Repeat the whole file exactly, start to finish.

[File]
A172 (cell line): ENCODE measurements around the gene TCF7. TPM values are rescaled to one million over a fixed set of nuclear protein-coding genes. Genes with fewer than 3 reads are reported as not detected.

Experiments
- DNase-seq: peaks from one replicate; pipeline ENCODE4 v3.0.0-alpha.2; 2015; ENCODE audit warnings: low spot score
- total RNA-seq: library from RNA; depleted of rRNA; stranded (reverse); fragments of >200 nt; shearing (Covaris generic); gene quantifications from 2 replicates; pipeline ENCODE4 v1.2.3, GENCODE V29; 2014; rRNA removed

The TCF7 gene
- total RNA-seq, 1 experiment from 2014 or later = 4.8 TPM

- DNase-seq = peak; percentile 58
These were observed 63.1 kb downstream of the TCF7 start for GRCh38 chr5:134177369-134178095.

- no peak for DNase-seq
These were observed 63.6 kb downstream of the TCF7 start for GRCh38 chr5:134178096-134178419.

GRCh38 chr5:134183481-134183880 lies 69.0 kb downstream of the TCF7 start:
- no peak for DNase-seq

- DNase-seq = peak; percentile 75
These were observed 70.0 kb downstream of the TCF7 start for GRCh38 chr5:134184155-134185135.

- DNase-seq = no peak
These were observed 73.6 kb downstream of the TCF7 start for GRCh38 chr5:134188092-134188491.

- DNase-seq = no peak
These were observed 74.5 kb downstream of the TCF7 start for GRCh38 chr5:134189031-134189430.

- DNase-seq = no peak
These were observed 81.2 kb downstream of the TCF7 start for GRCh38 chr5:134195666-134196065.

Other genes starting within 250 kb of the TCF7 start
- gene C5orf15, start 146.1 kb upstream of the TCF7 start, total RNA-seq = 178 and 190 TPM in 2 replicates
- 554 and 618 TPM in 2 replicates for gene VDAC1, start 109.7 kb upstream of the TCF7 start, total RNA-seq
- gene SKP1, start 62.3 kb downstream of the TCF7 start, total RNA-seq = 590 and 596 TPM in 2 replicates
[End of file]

A172 (cell line): ENCODE measurements around the gene TCF7. TPM values are rescaled to one million over a fixed set of nuclear protein-coding genes. Genes with fewer than 3 reads are reported as not detected.

Experiments
- DNase-seq: peaks from one replicate; pipeline ENCODE4 v3.0.0-alpha.2; 2015; ENCODE audit warnings: low spot score
- total RNA-seq: library from RNA; depleted of rRNA; stranded (reverse); fragments of >200 nt; shearing (Covaris generic); gene quantifications from 2 replicates; pipeline ENCODE4 v1.2.3, GENCODE V29; 2014; rRNA removed

The TCF7 gene
- total RNA-seq, 1 experiment from 2014 or later = 4.8 TPM

- DNase-seq = peak; percentile 58
These were observed 63.1 kb downstream of the TCF7 start for GRCh38 chr5:134177369-134178095.

- no peak for DNase-seq
These were observed 63.6 kb downstream of the TCF7 start for GRCh38 chr5:134178096-134178419.

GRCh38 chr5:134183481-134183880 lies 69.0 kb downstream of the TCF7 start:
- no peak for DNase-seq

- DNase-seq = peak; percentile 75
These were observed 70.0 kb downstream of the TCF7 start for GRCh38 chr5:134184155-134185135.

- DNase-seq = no peak
These were observed 73.6 kb downstream of the TCF7 start for GRCh38 chr5:134188092-134188491.

- DNase-seq = no peak
These were observed 74.5 kb downstream of the TCF7 start for GRCh38 chr5:134189031-134189430.

- DNase-seq = no peak
These were observed 81.2 kb downstream of the TCF7 start for GRCh38 chr5:134195666-134196065.

Other genes starting within 250 kb of the TCF7 start
- gene C5orf15, start 146.1 kb upstream of the TCF7 start, total RNA-seq = 178 and 190 TPM in 2 replicates
- 554 and 618 TPM in 2 replicates for gene VDAC1, start 109.7 kb upstream of the TCF7 start, total RNA-seq
- gene SKP1, start 62.3 kb downstream of the TCF7 start, total RNA-seq = 590 and 596 TPM in 2 replicates